At every company around the world, new employees are brought into the fold as the organization grows, changes and evolves. According to the U.S. Department of Labor’s Bureau of Labor Statistics, 2017 closed out with 6 million job openings and 5.6 million hires. That’s great, but what’s not so good are the results of inadequate corporate communications systems.
David Grossman reported in “The Cost of Poor Communications” that a survey of 400 companies with 100,000 employees each cited an average loss per company of $62.4 million per year because of inadequate communication to and between employees.
Building a Stronger Corporate Communications Base
The first step in improving corporate communications is personal assessments. They can be built upon for both internal and external communications issues. According to an article by Graham Young for Entrepreneur, this assessment has six steps. It combines self-awareness – gauging one’s strengths and weaknesses – with emotional intelligence, which is an ability to monitor and utilize emotional responses to issues:
• Determine your relationship value: How do clients, peers, and managers view you and the role you perform?
• Alignment: Does your behavior and job performance align with the company’s mission and your team’s needs?
• Objective: What are you looking to accomplish? Whether it’s spoken or written, there’s a need to be clear
• Understand your own and others’ emotional response to a request
• Empathize: This is the ability to put yourself in your colleague’s place to get a sense of what they’re thinking and feeling
• Emotional Control: While this might seem self-evident, it’s a good idea to look at potential “minefields” in both made and received requests
By using this process as the cornerstone for improving communications efforts, both ongoing and new employees will do a company proud. But let’s say that an organization’s communications systems need an overhaul. Without it, the company’s days may well be numbered. What steps can be taken with employees? Training. And more training.
How, When and Where to Implement Training Protocols
Across the board, quality training points to an organization where employees are valued. Applying some training techniques to enhance and aid both internal and external communications are usually quite simple and straightforward.
Isabelle Thottam, a contributor to Monster.com, listed the 10 best companies in the U.S. for training and development programs. She notes that U.S. companies spend an average of $4.5 billion a year on training programs, while others estimate training dollars as high as $70 billion. There are some elements that these companies have in common. They are:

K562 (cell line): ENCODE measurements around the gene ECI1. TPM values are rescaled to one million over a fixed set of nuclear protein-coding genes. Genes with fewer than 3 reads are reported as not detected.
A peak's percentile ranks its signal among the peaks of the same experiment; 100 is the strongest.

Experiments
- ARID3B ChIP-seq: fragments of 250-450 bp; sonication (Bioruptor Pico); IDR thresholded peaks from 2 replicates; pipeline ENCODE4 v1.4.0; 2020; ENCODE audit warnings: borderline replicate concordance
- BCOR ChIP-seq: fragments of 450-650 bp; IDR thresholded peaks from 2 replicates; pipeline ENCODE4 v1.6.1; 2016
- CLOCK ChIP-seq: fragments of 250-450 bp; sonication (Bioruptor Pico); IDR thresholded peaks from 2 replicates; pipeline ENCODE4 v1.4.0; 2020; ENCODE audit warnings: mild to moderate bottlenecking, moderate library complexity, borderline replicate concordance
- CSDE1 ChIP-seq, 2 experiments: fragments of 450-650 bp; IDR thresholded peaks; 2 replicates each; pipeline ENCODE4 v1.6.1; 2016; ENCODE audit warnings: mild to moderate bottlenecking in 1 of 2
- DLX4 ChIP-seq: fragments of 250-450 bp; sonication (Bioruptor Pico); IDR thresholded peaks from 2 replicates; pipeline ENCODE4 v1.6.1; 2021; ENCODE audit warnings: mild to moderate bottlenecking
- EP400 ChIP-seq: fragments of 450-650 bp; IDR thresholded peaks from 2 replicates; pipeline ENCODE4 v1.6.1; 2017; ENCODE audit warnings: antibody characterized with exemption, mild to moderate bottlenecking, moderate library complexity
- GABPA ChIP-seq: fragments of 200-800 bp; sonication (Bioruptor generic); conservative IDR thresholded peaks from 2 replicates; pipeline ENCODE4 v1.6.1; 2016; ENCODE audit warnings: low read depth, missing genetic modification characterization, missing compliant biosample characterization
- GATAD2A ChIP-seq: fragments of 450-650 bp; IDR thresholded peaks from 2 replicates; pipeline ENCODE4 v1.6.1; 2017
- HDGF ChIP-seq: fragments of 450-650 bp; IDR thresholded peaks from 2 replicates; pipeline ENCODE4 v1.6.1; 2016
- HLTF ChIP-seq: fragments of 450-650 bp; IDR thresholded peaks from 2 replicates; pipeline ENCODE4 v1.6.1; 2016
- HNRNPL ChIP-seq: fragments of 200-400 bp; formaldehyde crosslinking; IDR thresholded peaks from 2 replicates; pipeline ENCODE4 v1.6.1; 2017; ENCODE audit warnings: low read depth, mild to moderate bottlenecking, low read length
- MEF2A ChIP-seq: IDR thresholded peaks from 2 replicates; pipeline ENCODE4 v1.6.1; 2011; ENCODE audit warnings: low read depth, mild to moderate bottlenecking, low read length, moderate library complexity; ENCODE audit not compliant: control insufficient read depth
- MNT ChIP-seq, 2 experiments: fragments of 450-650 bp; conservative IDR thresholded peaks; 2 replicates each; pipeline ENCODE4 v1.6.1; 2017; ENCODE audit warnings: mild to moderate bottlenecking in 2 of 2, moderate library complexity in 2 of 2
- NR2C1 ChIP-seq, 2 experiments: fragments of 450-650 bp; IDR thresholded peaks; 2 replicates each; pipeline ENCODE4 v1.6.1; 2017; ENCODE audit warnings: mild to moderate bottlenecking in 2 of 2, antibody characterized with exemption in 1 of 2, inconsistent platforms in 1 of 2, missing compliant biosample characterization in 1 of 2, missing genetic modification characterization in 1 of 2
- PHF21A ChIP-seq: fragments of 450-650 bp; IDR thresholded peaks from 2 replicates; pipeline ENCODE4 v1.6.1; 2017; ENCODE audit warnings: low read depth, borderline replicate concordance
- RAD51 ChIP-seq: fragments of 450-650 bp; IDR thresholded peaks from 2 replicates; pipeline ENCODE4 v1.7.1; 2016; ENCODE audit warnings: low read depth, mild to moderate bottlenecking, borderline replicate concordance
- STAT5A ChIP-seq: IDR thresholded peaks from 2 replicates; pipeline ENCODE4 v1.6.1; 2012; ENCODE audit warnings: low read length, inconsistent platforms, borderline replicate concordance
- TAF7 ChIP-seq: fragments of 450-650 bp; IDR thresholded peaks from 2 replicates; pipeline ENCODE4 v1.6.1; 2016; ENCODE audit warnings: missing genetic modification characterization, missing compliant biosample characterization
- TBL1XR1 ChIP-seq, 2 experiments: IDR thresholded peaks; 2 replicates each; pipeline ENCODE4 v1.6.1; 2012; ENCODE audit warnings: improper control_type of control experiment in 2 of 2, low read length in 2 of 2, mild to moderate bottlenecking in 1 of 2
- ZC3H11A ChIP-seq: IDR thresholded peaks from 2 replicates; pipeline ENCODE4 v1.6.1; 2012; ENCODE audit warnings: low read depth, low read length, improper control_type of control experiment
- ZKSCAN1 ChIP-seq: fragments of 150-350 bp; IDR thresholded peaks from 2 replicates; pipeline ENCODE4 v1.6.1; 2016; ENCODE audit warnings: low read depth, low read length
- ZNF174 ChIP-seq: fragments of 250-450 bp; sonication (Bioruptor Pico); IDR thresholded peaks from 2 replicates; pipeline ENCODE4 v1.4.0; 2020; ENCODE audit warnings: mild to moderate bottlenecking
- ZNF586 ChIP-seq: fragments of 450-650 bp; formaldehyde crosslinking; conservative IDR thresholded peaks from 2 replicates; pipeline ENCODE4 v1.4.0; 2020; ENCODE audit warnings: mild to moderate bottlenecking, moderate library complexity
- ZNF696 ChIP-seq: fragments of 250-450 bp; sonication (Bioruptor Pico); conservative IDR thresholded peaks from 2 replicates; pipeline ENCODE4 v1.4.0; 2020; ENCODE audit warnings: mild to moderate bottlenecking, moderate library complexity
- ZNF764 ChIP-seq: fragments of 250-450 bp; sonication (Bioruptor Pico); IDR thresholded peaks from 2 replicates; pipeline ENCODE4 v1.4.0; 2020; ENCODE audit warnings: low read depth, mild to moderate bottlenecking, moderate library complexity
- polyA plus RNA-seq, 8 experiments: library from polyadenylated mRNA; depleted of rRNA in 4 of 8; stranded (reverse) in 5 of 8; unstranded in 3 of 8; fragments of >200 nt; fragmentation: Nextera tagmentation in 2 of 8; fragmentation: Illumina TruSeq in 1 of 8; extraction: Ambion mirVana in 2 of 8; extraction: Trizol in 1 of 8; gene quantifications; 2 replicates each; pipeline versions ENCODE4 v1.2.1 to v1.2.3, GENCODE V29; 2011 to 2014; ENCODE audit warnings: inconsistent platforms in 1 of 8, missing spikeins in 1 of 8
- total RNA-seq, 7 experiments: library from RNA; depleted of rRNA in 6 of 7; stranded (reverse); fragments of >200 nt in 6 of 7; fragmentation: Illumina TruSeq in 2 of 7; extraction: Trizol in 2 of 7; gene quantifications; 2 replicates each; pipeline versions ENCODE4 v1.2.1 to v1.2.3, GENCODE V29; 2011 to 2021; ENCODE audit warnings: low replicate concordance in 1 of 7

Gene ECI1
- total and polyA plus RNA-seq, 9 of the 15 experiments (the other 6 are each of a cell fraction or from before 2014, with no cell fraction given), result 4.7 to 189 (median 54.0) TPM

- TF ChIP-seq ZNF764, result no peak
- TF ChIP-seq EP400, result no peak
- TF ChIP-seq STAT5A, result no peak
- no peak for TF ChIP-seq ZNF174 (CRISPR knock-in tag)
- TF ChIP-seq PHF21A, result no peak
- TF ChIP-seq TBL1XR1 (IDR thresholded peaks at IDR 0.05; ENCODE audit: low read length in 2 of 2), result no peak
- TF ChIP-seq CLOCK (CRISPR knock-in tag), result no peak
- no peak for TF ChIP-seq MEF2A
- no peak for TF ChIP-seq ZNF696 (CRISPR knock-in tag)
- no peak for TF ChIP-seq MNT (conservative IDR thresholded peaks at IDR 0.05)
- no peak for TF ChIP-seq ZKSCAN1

• onsite and off-site training courses
• on-the-job training
• access to job-related seminars and discussions
Some companies offer even more.
So what are the best tactics available to HR and managerial executives to teach both new and current employees to improve communication systems?
Moving Corporate Communications Ahead of the Curve
While good communications are vital to businesses, antiquated and outmoded methodologies ring a death knell. There are some simple steps a company can take to improve a system.
Jeff Miller, a talent management director, observes, “When most people think of training, the first thing that comes to mind is a mandatory meeting in a stuffy conference room with a boring instructor walking through poorly designed slides.” This is the unpleasant reality for too many employees. Miller notes that the first point to consider is how to motivate an employee who’s in training. There are three essential elements to address, based upon a popular theory in psychology called self-determination. They are autonomy, relatedness, and competence. So what strategies used in training can provide the foundation for corporate communications and self-determination?
• Making the session or program learner-focused rather than instructor-led. By providing an avenue to an employee that enables him/her to take ownership of the work s/he does, whether it’s a product or a service.
• Utilizing the “think, pair and share” mode among the class’ attendees. First, the information is presented and absorbed by individuals. They, in turn, discuss the materials in pairs. Finally, the floor is opened for questions from the group. Shyer employees may benefit from a one-on-one discussion about the materials with the instructor. This relatedness vastly improves corporate communications from the ground-up.
• Competence is holding employees accountable for what they do or don’t do for the company. A quick way to ascertain what an employee will use from the training is to ask that person how and what has just been learned will be applied to his/her job.
The easiest employees to train in an upgraded and efficient communications model are the new hires. Invest in their training, and watch their communication abilities soar.